While a lot of Christians (and Jehovah's Witnesses) often read these texts with approval of the death of the Egyptians (and others of God's "enemies"), Jewish exegesis isn't as forgiving or accepting. Too often these Jewish texts are judged merely by their Christian interpretations, whereas those of the Jews get ignored. The result is often like judging a movie by the words of someone who misunderstood the film instead of watching it on its own terms and perhaps listening to the commentary track of the film's producers to make sure you've got the correct understanding of it before coming to a conclusion.
To begin with, the narrative of the Ten Plagues is not taken as literal history by the Jews. Did you ever notice how often the Egyptians lose their animals to plagues? There is one plague where all the livestock die, but in the plague of hail there is still Egyptian livestock leftover to die in that plague. If all these animals died twice over, where did the firstborn of animals come from to die at Passover? With all the animals dead, where did the Egyptians get their horses to drive their chariots? Didn't they all die at least once? You mean after killing them three times over, those horses still came back to life in order to chase down the Israelites? If you ask me, that's some pretty poor delivering of us Israelites by God. First thing he should have done is made sure those horses stayed dead!
Starting to get the picture? It would take much too long for me to go through all the details (you could simply read "The Jewish Study Bible" which employs the JPS text of the Tanakh for a concise introduction into how these texts are meant to be employed by their authors), but there's a lot of "dying" that goes on in this narrative that doesn't really mean what JWs and Christians tell you it means.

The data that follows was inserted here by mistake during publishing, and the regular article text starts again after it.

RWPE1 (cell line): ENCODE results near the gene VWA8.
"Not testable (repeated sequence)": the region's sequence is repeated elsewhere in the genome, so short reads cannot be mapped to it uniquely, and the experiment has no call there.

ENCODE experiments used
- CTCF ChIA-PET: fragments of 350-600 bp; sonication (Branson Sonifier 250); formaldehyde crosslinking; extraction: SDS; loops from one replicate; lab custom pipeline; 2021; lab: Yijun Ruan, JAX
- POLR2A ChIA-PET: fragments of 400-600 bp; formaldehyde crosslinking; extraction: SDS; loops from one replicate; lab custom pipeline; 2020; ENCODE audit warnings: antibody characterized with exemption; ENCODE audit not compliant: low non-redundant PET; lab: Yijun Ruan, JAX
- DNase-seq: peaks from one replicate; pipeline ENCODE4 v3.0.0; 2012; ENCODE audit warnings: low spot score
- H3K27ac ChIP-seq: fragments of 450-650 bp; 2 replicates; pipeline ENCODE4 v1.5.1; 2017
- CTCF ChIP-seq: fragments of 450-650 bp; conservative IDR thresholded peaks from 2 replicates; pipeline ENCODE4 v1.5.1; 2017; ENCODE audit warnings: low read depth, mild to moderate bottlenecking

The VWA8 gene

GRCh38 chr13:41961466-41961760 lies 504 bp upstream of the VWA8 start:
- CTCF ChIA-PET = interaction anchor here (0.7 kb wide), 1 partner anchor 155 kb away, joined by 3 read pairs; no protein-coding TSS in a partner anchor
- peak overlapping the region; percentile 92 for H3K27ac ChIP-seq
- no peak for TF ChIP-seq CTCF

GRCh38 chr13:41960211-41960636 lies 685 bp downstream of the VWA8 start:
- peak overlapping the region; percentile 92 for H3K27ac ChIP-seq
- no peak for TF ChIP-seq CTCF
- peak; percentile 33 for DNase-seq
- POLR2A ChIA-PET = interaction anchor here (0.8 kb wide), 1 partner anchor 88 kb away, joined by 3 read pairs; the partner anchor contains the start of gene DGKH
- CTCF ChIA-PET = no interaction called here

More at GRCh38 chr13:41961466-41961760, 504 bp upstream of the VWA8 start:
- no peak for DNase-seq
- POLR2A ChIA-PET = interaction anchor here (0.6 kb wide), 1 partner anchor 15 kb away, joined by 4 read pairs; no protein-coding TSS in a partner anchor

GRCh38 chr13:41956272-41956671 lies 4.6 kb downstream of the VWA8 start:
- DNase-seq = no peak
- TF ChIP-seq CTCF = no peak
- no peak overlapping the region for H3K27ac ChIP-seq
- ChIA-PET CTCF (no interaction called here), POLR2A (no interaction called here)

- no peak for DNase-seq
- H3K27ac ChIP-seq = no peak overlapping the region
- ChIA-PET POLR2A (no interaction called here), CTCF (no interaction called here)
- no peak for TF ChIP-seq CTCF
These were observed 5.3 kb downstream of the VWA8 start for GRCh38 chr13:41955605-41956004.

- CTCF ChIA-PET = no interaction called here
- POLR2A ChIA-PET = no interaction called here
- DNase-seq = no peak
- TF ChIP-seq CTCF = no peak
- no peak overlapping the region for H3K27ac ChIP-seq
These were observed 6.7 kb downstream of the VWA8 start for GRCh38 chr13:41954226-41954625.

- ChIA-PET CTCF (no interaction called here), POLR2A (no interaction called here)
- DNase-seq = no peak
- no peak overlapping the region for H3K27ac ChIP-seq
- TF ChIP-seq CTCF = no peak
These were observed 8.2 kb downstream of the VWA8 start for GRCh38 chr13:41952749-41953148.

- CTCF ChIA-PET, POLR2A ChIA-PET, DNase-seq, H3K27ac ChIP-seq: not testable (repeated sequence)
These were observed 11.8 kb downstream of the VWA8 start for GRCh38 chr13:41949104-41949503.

You are judging the monotheistic God concept of Judaism not by its theology but by its legendary description of the Exodus (and it's not even the one we annually repeat on Passover in our Haggadahs either). And to make matters worse, you are using basically the same interpretation of this tale taught to you by a cult (of all things), and making a conclusion about God on that basis.
Mind you, I'm all for atheism. The love of my life was an atheist. Many practicing Jews are atheists. Give me an atheist for a friend over a theist any day!
But you might want to employ just a little more logic here. This isn't a factual story. We didn't get Passover from the Exodus (we were likely celebrating Passover before we were slaves in Egypt). If we don't read what's written in Exodus on Passover night when we reenact our Seders on the most holiest of our days, obviously something's amiss in the conclusions you may be making here on this thread. Ever wonder where our wine use comes from? Why the roasted egg? Why don't we paint our doors with blood on Passover like the Torah demands here? Exodus is far more complex than what some are reducing it to here.
I get it. You don't believe in God. You may be concentrating specifically on what JWs have taught, I get that. But you are also nevertheless dealing with cultural subjects which are currently under attack around the world right now in a new wave of anti-Semitism. A little differentiation may be called for. And I am sure that some here may be applying their opinions not just against JWs teachings but to this cherished part of Jewish culture in general.
Remember, don't judge the Jewish religion, it's monotheistic concept, or its text merely by what a crazy cult from upstate N.Y. taught you. If you're gonna criticize it, at least do it based on our own Jewish exegesis.